The statistics are startling, 182 kids in El Paso County have no place to call home because of a shortage of foster families.
"There's a very high need for foster families that can help us care for our youth," said Lee Hodge, El Paso Co. child welfare manager.
For now, those kids are placed in congregate care: group homes or residential facilities. Hodge said many of the children are teenagers or groups of siblings who are the most challenging to find homes for.
"I do think that some people come into foster care with the hopes of getting a little baby," said Hodge.
After becoming licensed foster parents more than a year ago, Farrah and Matthew Frye quickly learned how great the need is for loving homes.
"We got licensed and less than 24 hours later, we got a call saying, 'We have a sibling group of four,'" said Farrah.
The Fryes are now foster parents to a 15-year-old boy and three girls, ages 11, 14 and 18. The Fryes are in the process of adopting the 18-year-old.
"We just felt like, we want to love any children regardless of their age, so we kept our age range really open from 0-18," said Farrah. "We really wanted to keep siblings together and let them have each other to lean on."
The couple, who learned they couldn't have biological children, said they did have concerns about becoming foster parents.
"I had a lot worries and fears and anxieties of my own," said Matthew. "(About) what this would do to change our lives."
The couple said the four amazing people they've come to know have only changed things for the better in their home, and they realize there are many other kids just like theirs.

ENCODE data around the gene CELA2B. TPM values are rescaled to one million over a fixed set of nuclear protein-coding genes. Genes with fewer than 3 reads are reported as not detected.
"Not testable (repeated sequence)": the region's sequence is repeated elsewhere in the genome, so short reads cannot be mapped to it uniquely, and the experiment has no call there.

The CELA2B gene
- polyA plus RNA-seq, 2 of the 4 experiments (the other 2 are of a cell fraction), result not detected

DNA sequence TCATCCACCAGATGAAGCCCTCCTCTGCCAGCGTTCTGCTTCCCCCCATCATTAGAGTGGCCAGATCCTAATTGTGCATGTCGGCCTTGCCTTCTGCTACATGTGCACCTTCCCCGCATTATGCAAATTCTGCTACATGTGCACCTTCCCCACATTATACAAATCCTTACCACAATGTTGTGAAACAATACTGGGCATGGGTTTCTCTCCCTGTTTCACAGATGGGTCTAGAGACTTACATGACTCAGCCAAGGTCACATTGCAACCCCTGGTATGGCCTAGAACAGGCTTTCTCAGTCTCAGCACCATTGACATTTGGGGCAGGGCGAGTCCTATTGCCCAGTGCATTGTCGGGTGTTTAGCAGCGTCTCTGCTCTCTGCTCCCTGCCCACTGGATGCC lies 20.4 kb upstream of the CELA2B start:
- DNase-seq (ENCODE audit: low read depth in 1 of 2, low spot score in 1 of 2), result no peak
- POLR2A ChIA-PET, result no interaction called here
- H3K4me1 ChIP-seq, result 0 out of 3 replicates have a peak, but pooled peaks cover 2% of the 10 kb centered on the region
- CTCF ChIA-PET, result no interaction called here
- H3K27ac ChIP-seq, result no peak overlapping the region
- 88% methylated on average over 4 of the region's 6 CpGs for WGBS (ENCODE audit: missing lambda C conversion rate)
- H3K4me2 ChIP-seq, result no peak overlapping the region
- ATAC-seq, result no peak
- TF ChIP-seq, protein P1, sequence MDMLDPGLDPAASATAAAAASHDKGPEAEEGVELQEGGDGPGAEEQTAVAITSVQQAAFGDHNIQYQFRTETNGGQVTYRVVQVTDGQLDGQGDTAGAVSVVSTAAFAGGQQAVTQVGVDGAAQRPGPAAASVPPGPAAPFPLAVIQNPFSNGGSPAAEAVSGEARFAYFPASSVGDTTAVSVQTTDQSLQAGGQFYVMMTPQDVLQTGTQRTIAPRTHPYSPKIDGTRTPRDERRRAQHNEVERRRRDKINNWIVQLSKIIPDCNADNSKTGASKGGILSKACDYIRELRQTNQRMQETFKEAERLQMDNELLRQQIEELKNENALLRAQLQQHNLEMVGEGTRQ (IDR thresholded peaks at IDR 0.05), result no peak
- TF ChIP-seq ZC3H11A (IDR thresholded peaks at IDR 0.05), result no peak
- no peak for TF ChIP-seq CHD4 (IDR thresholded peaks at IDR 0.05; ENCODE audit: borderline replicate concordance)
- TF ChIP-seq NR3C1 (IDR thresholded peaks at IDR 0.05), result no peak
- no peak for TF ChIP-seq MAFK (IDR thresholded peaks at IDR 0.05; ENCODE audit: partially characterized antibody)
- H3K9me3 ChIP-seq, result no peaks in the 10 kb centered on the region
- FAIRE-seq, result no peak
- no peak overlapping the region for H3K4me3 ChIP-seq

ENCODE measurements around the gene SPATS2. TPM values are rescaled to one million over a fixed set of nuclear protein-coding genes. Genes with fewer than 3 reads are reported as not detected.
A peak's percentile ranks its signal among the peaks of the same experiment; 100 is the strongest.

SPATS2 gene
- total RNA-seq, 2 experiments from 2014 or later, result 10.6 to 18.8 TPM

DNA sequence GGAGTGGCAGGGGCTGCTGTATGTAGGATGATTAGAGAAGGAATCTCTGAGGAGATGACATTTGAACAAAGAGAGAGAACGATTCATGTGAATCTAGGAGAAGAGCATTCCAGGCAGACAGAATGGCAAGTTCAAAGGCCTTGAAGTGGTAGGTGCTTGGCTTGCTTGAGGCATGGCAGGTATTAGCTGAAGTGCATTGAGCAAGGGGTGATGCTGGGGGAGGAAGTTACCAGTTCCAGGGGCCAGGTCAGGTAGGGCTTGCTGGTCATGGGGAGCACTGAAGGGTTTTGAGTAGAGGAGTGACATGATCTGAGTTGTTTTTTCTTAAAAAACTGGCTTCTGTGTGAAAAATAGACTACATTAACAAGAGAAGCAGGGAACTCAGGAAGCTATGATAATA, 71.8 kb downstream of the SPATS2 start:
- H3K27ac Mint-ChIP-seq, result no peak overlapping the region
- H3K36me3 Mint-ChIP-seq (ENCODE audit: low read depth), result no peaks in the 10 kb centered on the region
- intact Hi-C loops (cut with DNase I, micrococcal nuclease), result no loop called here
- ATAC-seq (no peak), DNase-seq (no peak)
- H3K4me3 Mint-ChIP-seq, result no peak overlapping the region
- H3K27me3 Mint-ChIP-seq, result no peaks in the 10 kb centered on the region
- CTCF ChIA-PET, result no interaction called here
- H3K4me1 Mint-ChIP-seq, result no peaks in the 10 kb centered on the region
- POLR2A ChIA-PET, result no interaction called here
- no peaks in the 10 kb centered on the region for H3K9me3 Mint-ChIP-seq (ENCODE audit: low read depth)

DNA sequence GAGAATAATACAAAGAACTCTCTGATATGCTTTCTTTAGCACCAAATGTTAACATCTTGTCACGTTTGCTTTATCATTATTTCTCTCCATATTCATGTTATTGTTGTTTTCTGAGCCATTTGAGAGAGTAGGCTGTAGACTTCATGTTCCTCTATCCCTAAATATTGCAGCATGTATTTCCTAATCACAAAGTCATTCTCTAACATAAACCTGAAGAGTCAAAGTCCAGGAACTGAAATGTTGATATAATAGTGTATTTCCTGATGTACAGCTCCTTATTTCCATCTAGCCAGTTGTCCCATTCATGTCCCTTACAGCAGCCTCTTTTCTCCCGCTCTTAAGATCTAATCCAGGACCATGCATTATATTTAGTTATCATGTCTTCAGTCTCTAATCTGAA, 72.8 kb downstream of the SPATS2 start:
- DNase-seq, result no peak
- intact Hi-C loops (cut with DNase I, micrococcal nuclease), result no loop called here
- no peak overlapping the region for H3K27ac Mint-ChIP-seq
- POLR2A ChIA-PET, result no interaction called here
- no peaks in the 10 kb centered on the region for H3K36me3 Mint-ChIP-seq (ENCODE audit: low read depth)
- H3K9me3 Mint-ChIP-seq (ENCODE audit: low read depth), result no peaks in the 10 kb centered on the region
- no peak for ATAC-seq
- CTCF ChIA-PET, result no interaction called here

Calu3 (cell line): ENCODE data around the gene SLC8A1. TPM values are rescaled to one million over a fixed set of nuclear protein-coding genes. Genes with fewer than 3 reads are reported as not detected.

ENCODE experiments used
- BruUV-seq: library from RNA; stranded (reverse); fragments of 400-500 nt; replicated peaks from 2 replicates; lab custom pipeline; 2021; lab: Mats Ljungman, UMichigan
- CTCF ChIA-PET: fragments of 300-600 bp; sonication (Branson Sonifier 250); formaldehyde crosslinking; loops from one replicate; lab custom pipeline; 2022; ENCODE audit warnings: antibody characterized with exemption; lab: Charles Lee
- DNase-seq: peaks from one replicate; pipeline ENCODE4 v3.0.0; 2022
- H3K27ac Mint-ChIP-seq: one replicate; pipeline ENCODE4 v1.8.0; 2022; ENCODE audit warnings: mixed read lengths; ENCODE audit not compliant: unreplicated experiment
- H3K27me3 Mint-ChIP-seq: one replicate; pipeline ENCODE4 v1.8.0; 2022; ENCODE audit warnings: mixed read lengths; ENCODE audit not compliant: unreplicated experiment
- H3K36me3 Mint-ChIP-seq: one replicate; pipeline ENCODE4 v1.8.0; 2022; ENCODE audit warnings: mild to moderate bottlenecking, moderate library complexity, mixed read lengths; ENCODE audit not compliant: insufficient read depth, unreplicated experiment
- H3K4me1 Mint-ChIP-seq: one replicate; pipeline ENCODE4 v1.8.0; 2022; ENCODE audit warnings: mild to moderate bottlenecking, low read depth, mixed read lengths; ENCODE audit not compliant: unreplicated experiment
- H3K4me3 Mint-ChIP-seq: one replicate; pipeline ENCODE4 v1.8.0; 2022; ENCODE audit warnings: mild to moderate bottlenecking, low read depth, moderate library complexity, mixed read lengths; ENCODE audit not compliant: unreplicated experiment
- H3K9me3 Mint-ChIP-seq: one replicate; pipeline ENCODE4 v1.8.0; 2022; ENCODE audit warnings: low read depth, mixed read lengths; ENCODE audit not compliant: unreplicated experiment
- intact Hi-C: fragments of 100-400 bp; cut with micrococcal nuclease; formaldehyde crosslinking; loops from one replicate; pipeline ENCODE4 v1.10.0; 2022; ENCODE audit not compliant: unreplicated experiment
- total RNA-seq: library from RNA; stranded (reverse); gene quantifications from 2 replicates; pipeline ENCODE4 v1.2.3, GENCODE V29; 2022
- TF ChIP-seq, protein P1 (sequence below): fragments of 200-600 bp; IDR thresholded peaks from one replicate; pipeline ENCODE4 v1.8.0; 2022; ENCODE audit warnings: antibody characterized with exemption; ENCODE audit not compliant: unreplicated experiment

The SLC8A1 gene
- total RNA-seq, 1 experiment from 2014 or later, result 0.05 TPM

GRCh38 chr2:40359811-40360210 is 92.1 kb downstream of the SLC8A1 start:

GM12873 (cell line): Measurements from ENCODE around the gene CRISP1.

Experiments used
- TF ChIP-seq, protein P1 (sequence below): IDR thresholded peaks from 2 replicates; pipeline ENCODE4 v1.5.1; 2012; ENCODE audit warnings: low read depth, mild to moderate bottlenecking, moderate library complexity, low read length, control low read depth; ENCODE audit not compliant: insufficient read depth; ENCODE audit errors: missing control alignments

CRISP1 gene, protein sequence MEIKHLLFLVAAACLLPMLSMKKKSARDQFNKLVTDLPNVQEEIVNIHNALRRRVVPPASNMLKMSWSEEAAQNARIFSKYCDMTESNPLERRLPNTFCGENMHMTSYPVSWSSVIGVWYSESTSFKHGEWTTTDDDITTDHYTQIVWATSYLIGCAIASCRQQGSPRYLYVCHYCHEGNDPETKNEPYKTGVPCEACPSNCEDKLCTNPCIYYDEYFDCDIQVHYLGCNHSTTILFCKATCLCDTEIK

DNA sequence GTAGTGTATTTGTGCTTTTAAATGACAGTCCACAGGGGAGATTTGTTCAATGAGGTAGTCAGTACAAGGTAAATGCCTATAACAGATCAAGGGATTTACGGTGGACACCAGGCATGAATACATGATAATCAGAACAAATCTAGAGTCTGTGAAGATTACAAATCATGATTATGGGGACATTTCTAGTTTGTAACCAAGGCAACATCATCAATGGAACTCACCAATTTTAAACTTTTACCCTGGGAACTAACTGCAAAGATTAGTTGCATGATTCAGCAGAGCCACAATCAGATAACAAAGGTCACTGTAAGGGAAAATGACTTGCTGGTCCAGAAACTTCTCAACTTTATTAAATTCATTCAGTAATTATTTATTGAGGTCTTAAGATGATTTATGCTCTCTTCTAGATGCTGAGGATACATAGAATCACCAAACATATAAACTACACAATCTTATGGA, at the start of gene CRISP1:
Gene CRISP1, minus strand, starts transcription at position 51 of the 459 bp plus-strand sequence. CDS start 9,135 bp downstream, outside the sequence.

"Just looking for someone to love them, to be their cheerleader, to come along side them and tell them what wonderful people they are," Farrah said.
Child welfare workers say that the goal is always to reunite children with their biological families whenever possible. Even with that knowledge, the Fryes said they love their foster kids with their whole hearts.
"One of our mottos is: as long as you're with us, you're ours. For however long that is," Farrah said.
There's a need for foster families all over the state. In southern Colorado, El Paso Co. has the greatest need, but Fremont and Pueblo counties are both looking for about 20 families. Teller county needs 12 families. Click on the name of your county for information on how to become a foster parent.
There are also opportunities to be a part of the support system for foster parents.